Of course we need also to make the same "medium" typical calculation for any translator with about 8 to 10 years of translation experience, with the hours(days) he spend for updating his knowledge, to his administration, and so on, with gives a medium ammount of HOURS left to such a medium experienced translator to TRANSLATE with the typical technological instruments of a professional translator today. When you have the generic base and start with a MINIMUM billing ammount per year and you compare that with the hours left to translate, you immediately see what must be the minimum hourly rate you have to calculate and thus also the ideal rate for your words or whatever you use to calculate rates...
This minimum ammount per year however, is not what every translator who _starts_ to work as a freelancer MUSt bill. But it is ecxactly what he must _reach_ in a reasonable ammount of time /years. It is his minimum goal. Only in this way, one comes to a personal calculation as you have put in the wiki, but with the minimum rates which allow him to reach that goal in a reasonable ammount of years.

With kind greetings,

Frauke
Collapse


 

Samuel Murray  Identity Verified
Netherlands
Local time: 06:57
Member (2006)
English to Afrikaans
+ ...
I agree Mar 17, 2010

Niraja Nanjundan wrote:
I would like to suggest a separate forum for the wiki. That way whenever anyone starts a new article or topic (apart from the one on rates you've already started), they can announce it in the forum and people can contribute. Any discussion on that particular article or topic can also be conducted in the forum.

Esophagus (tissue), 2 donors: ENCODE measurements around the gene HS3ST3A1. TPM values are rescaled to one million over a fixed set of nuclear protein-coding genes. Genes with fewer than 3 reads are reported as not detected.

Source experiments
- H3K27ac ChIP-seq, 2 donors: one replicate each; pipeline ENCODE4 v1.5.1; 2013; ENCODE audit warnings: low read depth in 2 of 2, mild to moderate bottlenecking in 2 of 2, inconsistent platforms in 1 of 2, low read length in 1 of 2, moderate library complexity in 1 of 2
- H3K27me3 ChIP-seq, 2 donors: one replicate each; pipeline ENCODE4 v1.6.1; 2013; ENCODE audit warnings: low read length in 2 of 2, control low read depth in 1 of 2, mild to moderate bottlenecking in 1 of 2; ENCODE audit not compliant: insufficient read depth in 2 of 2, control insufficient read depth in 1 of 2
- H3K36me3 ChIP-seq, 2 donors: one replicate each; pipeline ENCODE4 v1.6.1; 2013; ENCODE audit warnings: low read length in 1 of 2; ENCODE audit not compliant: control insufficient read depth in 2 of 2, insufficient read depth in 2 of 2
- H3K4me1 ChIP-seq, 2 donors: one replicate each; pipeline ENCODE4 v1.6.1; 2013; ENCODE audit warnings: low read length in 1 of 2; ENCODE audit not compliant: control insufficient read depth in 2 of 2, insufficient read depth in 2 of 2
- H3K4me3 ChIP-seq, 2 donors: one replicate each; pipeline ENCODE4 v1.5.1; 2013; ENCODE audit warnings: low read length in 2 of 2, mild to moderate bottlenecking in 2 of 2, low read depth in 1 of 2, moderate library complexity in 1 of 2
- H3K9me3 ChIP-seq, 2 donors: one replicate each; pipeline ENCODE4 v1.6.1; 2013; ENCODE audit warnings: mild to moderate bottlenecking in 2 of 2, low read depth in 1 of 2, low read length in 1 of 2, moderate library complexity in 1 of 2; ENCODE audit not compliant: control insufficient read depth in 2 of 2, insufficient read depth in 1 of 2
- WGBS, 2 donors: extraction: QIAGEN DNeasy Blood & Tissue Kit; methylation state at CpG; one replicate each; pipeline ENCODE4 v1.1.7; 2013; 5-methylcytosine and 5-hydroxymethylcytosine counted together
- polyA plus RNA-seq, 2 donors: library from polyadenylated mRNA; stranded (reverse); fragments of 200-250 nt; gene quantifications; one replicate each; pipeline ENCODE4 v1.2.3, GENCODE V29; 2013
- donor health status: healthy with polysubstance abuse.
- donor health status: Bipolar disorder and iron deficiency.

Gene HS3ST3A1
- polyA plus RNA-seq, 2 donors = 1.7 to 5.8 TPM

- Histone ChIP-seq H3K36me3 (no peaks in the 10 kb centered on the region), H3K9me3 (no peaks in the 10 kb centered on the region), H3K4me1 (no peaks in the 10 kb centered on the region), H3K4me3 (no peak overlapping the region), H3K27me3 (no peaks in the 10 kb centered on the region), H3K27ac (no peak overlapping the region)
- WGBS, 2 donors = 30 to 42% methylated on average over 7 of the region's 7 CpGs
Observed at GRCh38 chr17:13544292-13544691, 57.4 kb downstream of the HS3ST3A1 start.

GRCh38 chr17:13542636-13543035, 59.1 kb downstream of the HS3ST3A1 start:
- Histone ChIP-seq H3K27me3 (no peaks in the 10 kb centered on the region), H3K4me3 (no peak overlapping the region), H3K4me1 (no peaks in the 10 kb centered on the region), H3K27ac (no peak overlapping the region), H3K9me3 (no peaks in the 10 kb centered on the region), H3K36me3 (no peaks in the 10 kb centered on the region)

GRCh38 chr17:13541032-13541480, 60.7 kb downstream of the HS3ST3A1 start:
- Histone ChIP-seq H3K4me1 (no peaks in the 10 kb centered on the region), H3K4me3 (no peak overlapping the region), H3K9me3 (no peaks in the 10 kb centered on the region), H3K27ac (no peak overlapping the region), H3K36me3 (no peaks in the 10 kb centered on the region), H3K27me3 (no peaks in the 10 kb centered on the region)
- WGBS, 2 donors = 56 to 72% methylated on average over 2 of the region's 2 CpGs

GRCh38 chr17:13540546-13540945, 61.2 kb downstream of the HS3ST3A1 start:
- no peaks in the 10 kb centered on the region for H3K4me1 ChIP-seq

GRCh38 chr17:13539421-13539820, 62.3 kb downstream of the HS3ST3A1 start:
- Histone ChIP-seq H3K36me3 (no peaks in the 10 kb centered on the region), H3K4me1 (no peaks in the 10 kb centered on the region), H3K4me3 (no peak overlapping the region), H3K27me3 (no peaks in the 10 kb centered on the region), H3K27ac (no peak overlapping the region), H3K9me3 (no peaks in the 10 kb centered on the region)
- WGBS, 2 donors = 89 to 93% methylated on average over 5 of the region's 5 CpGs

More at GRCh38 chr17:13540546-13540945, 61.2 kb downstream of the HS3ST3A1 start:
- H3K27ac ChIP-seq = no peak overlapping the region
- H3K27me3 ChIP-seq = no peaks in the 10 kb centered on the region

Yes. A separate forum for wiki articles would be nice. Also, whenever someone creates an article, it should be "announced" on the wiki forum automatically, so that people who wish to discuss it, can do so in that thread.

The wiki pages have their own discussion pages linked to each page. But I agree that linking it with the forums is a good idea.


 

Samuel Murray  Identity Verified
Netherlands
Local time: 06:57
Member (2006)
English to Afrikaans
+ ...
@Frauke Mar 17, 2010

Frauke Joris wrote:
He calculated that every freelancer in his land should billing not less than 54thousand euro per year. NOT LESS. He based this on national tax and health assurance systems + the financial needs of a freelance to "buffer" his own finances (three times a monthly salary).